From Print to Practice: Five Key Influences on my working life with disabled students in Higher/Third Level education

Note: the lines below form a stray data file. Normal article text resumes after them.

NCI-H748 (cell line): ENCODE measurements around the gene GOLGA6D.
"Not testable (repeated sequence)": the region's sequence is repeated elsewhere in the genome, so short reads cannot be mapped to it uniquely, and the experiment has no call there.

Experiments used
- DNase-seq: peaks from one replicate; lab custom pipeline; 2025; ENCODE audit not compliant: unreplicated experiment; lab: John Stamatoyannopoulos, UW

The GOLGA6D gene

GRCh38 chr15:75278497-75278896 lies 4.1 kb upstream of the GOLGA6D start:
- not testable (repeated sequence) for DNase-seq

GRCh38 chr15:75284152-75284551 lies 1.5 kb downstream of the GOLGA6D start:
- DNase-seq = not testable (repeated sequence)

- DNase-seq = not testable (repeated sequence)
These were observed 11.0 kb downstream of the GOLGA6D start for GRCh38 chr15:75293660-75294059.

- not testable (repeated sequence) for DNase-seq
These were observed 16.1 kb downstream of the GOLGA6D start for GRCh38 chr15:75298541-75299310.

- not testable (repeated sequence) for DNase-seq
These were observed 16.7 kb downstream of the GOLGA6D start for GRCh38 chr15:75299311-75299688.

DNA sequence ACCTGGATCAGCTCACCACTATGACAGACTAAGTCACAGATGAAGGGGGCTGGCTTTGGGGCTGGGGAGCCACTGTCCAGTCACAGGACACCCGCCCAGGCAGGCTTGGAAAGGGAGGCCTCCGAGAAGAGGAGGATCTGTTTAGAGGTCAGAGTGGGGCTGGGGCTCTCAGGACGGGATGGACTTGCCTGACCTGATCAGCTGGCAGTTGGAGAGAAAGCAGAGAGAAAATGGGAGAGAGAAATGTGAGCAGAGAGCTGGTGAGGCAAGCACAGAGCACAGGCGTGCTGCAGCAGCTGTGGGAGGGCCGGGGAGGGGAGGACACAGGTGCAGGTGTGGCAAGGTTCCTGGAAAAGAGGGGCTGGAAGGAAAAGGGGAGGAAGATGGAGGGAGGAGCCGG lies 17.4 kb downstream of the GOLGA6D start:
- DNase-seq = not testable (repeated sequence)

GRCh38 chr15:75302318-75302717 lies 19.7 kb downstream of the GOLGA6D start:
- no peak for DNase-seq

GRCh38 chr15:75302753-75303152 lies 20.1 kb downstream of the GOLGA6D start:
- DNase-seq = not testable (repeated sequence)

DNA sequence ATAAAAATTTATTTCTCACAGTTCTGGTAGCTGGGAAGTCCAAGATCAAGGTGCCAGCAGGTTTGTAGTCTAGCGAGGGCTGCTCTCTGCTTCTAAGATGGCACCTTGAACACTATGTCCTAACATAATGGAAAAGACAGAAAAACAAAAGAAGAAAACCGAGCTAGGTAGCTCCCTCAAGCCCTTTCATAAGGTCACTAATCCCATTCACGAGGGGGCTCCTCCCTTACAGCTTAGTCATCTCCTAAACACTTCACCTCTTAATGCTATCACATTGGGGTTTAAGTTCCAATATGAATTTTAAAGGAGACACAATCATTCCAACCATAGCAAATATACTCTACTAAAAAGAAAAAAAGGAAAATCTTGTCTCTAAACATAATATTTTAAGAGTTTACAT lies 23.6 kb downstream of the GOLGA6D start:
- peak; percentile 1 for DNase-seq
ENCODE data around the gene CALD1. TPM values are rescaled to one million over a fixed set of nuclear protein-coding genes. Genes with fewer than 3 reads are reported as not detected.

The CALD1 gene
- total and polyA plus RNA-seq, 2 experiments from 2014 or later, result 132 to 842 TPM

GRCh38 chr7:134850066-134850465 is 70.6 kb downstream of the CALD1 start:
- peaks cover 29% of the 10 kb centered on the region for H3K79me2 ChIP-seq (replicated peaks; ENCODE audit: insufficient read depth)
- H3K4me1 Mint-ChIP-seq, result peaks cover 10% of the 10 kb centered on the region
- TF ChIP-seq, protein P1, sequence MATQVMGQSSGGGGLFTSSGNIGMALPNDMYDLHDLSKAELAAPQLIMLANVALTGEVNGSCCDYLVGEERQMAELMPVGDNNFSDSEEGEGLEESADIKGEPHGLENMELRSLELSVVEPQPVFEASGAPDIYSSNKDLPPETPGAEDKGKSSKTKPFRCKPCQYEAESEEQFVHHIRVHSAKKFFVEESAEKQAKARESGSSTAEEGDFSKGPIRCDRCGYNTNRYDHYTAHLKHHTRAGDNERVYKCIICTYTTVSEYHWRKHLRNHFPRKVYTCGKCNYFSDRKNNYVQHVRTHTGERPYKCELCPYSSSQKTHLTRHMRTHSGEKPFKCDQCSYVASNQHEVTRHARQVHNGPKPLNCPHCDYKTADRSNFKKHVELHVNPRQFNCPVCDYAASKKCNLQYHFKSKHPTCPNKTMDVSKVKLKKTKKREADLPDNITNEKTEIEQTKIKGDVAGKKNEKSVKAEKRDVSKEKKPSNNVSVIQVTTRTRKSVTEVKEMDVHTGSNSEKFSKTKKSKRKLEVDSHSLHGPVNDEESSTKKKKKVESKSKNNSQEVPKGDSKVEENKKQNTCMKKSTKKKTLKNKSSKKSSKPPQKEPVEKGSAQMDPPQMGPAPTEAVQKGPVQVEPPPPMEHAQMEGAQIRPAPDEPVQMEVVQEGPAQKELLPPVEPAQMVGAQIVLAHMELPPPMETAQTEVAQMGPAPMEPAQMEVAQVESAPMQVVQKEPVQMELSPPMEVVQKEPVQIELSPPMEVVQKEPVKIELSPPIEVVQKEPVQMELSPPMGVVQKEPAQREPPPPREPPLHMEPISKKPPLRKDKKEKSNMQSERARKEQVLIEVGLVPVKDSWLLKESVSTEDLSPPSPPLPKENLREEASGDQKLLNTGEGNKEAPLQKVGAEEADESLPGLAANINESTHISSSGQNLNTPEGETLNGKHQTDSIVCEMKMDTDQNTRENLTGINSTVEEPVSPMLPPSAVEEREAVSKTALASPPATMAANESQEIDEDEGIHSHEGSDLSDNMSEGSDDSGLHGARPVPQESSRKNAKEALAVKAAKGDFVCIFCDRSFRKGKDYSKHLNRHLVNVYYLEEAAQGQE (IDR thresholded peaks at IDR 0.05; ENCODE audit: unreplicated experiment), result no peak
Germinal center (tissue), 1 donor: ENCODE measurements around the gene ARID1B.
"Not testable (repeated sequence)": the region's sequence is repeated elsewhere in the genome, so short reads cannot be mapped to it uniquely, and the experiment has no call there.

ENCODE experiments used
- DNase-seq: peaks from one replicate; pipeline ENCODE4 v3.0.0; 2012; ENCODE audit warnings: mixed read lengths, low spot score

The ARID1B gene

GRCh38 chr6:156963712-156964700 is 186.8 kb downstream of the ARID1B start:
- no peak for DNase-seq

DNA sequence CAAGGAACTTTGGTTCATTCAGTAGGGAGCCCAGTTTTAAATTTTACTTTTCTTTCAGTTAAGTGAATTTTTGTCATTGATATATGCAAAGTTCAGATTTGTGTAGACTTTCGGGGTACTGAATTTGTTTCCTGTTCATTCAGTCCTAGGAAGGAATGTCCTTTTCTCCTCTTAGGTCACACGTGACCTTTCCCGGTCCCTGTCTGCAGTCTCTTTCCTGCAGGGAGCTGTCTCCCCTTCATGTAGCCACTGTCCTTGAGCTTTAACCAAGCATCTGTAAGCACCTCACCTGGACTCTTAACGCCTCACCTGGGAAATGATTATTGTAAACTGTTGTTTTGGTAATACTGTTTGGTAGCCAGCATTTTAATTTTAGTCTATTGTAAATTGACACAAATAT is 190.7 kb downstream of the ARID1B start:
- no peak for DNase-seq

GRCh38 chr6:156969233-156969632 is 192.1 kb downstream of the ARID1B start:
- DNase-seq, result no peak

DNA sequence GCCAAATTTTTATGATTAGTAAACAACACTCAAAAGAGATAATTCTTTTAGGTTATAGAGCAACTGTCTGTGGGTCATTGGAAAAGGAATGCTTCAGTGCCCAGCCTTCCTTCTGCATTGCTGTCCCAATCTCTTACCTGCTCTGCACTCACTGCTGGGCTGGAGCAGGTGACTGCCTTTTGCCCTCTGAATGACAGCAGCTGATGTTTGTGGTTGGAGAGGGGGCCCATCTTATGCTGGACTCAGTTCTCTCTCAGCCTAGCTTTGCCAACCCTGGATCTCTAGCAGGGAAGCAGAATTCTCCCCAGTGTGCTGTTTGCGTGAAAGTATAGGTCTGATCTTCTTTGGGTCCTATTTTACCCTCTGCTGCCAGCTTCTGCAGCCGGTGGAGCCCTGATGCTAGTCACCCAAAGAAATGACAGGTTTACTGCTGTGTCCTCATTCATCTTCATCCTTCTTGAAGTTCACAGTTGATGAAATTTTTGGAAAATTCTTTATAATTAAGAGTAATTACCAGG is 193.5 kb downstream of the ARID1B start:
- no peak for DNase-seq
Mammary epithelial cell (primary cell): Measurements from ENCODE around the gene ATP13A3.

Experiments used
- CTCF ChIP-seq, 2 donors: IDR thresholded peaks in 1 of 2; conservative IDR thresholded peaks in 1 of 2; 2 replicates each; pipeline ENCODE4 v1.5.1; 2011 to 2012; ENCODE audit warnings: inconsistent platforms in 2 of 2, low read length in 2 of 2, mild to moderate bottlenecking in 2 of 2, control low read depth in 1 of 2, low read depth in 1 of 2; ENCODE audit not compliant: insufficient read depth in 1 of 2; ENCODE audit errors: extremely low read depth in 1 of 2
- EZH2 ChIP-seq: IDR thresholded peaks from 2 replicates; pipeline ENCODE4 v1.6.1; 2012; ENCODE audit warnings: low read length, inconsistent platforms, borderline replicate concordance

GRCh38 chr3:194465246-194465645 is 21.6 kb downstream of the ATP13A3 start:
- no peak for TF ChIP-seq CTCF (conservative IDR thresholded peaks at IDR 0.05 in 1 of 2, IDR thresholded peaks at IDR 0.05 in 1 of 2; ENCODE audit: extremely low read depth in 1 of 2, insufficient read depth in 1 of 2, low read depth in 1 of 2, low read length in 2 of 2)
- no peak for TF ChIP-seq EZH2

By the time I retired from my full-time post at the University of Central Lancashire, I had accumulated over thirty years-worth of resources which I used to inform and support my work with disabled students, especially in organising and delivering professional development events and courses. These resources comprised audio-visual items such as videos and DVD, cuttings from the mass media and cartoons, and a huge quantity of print materials including government reports, institutional products such as information leaflets aimed at disabled students, guidance documents created by organisations such as AHEAD both in Ireland and the USA and Skill in the UK, and books. The quantity was such that all of it could not be stored at home and so I had to dispose of a lot of it. As I was doing so, it prompted me to consider what five books in particular I felt had influenced my pedagogical thinking and my classroom practices. Putting this a little differently, if I had to spend time at a university on a desert island, in addition to my selection of music, what would I choose to take with me as the most vital print-based sources of help and guidance. (I decided to focus on books only – no room for policies and pamphlets etc. and certainly no access to the internet!)